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Drug Money for Food? Florida PD Hosts Free BBQs with Seized Drug Money

free bbqs with seized drug money

Police officers are doing double duty for their communities at one South Florida precinct. In addition to getting drug money off the street so it can do no more harm, officers in Sunrise, Florida, are taking the cash and investing it back into the very community it serves with free popup barbeques.

A free meal is always welcome, but the real benefit comes from improved relations between police officers and residents. At a time when communities are often struggling with trust of police officers, it is a good thing for them to be visible doing things that are inarguably positive for the people they serve.

The barbeques happen about once a month, and the site and time are noted on social media accounts.

Benefits of Drug Interdiction

Though police officers are out on the street every day, taking calls of alarm to help residents in crisis as well as doing routine traffic stops that often reveal drug trafficking and sales that are far from routine, the public is not always inclined to view this work as vital. Their work is of great benefit, however, in ways that most do not consider.

For example, drug busts can:

  • Take guns off the street that are illegally owned and likely to be used to hurt others, including innocent bystanders
  • Take cash off the street that would be used to buy more guns and drugs, and to support drug dealers and drug traffickers
  • Take people off the street who would do harm to others, including feeding another’s addiction and giving them drugs that could lead to overdose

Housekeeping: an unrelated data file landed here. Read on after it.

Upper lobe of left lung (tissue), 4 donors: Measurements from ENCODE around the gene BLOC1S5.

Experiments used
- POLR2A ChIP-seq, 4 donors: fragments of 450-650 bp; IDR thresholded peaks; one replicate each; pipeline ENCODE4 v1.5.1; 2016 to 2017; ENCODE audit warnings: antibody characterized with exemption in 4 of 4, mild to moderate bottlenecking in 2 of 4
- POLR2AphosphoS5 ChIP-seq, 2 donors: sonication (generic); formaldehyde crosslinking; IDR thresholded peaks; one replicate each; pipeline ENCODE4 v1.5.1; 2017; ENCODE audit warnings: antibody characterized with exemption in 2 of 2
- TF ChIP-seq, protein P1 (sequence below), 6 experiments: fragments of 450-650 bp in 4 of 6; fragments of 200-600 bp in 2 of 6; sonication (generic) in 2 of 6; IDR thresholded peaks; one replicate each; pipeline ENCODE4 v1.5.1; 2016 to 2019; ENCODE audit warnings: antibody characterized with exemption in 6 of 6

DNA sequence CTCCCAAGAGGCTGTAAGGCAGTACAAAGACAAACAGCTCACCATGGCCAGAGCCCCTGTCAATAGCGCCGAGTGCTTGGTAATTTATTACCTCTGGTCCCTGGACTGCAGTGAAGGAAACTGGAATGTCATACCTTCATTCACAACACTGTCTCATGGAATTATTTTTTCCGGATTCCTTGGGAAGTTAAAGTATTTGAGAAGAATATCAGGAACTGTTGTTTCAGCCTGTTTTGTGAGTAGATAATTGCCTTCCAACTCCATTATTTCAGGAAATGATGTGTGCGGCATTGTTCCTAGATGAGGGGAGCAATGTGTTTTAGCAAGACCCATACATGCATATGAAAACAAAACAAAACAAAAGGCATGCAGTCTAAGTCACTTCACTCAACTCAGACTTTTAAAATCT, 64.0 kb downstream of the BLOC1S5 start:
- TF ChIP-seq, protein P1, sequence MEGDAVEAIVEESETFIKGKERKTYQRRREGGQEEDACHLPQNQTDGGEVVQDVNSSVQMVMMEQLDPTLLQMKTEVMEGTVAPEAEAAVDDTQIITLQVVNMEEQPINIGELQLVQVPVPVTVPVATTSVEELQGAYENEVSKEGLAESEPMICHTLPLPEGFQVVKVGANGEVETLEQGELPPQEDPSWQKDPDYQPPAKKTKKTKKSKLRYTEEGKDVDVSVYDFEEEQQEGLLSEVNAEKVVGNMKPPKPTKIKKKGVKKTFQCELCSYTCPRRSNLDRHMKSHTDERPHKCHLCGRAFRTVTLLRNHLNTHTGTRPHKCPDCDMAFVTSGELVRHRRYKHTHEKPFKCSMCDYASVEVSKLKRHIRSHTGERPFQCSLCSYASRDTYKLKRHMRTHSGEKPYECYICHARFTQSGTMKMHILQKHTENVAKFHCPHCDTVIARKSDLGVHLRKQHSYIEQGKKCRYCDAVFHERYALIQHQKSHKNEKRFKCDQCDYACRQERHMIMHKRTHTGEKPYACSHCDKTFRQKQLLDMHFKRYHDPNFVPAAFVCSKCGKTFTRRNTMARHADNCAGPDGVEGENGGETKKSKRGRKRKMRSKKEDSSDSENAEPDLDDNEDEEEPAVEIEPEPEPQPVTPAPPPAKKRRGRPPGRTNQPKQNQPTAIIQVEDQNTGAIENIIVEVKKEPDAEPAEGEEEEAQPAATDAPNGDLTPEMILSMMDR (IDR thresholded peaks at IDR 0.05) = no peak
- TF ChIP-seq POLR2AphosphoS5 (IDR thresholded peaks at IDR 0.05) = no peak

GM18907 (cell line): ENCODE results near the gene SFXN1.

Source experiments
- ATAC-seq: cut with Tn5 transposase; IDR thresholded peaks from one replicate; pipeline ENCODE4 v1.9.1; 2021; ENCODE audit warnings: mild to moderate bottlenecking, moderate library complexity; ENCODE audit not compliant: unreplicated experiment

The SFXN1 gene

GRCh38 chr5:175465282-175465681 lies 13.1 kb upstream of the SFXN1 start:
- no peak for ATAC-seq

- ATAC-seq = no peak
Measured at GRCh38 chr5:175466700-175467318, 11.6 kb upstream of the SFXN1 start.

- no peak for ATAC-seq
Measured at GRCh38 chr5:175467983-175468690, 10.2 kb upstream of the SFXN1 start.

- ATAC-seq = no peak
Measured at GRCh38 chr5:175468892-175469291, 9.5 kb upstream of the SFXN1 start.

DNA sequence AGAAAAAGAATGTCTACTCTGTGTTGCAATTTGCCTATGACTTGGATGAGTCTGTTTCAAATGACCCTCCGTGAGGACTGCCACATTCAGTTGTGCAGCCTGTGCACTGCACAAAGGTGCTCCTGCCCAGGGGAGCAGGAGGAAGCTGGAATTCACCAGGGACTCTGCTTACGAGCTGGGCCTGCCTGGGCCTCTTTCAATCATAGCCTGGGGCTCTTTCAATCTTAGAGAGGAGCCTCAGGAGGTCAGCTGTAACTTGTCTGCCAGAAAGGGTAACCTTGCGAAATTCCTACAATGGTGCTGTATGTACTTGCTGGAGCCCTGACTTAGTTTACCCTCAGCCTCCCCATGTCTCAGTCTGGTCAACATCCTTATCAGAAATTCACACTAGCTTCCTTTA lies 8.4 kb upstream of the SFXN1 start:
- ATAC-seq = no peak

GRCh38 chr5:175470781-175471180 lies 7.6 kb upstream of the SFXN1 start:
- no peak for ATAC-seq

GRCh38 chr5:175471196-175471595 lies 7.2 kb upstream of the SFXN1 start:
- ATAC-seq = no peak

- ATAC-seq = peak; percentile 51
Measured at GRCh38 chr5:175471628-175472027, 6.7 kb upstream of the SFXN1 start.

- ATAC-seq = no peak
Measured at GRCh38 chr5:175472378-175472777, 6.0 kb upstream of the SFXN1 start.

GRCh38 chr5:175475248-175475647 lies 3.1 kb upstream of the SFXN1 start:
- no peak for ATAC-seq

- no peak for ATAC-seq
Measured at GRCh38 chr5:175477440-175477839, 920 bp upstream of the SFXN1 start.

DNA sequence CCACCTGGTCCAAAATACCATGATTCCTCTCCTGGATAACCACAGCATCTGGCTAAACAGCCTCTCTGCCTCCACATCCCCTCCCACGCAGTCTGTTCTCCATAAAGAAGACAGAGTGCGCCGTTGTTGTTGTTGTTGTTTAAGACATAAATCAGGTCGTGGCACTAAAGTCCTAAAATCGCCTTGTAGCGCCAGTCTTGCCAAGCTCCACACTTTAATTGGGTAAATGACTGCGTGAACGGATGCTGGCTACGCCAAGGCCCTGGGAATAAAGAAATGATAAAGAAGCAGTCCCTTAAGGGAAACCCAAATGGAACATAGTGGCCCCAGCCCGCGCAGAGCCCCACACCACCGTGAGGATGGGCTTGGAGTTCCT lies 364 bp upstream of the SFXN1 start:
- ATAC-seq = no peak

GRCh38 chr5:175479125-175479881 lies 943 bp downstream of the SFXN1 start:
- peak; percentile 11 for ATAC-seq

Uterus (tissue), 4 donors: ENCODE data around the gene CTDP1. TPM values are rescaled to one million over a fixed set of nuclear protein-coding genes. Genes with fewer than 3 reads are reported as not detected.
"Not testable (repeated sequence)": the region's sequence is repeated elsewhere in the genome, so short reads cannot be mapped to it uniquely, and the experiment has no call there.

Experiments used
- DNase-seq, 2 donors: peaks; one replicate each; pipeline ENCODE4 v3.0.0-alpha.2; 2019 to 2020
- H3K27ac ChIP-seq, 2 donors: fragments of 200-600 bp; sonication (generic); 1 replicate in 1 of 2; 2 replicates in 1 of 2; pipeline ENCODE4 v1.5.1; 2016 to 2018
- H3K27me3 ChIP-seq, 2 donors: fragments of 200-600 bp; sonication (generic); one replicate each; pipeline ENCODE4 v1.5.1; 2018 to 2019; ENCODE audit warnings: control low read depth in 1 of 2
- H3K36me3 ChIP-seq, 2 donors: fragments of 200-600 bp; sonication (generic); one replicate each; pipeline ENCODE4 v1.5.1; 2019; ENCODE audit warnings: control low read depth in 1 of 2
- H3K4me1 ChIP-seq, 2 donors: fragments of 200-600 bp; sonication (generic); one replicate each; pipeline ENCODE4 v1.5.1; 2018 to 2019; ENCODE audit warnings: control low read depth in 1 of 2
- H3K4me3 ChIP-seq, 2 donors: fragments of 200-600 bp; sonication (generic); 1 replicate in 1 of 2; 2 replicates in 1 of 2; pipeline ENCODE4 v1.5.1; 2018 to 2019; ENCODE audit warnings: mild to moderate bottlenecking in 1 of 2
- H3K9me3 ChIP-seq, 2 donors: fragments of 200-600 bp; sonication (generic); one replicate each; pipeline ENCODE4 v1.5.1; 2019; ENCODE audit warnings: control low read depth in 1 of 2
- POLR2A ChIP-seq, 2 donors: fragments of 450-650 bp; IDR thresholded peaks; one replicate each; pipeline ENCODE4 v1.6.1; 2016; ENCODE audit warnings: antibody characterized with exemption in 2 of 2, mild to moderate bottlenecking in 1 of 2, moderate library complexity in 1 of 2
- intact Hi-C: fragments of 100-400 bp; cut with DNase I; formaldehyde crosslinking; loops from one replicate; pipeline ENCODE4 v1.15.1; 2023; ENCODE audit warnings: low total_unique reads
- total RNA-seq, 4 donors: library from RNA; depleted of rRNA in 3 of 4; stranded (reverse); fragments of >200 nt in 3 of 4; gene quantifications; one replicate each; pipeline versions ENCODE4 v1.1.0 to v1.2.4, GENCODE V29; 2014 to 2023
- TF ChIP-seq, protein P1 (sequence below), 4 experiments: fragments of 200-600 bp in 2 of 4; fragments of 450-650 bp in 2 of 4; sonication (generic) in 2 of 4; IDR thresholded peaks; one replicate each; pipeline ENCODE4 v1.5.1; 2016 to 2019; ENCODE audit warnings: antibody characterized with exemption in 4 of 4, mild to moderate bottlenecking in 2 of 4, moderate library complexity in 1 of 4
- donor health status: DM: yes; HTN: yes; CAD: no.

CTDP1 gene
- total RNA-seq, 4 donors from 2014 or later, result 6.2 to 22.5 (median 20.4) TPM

• Take drugs off the street that would generate more cash for drug dealers, lead to arguments that could culminate in violence, cause overdose deaths, or contribute to the development of an addiction in someone who is only using the drug because it is available

 

At borders, in the air, and at sea, drug interdiction serves all of these purposes, but when police officers make it happen, it has a direct and positive impact on the local community and all who live there.

It Takes a Village

Police officers, alone, however cannot be expected to keep the streets safe and free from all drugs all on their own. It takes everyone working together to create a community that is safe for kids to grow up in and for people to live and work in every day. The medical community, governing agencies, and federal agencies must all work together to create the safest environment possible and provide the treatment and services necessary to help people avoid or overcome addiction as needed.

 

Everyone has a role to play in helping the community to fight back against drug abuse and addiction. Overdose deaths happen almost every day in Florida, and individuals and families can take part in creating the solution that will help us turn the corner on the epidemic and start seeing positive, sustainable change.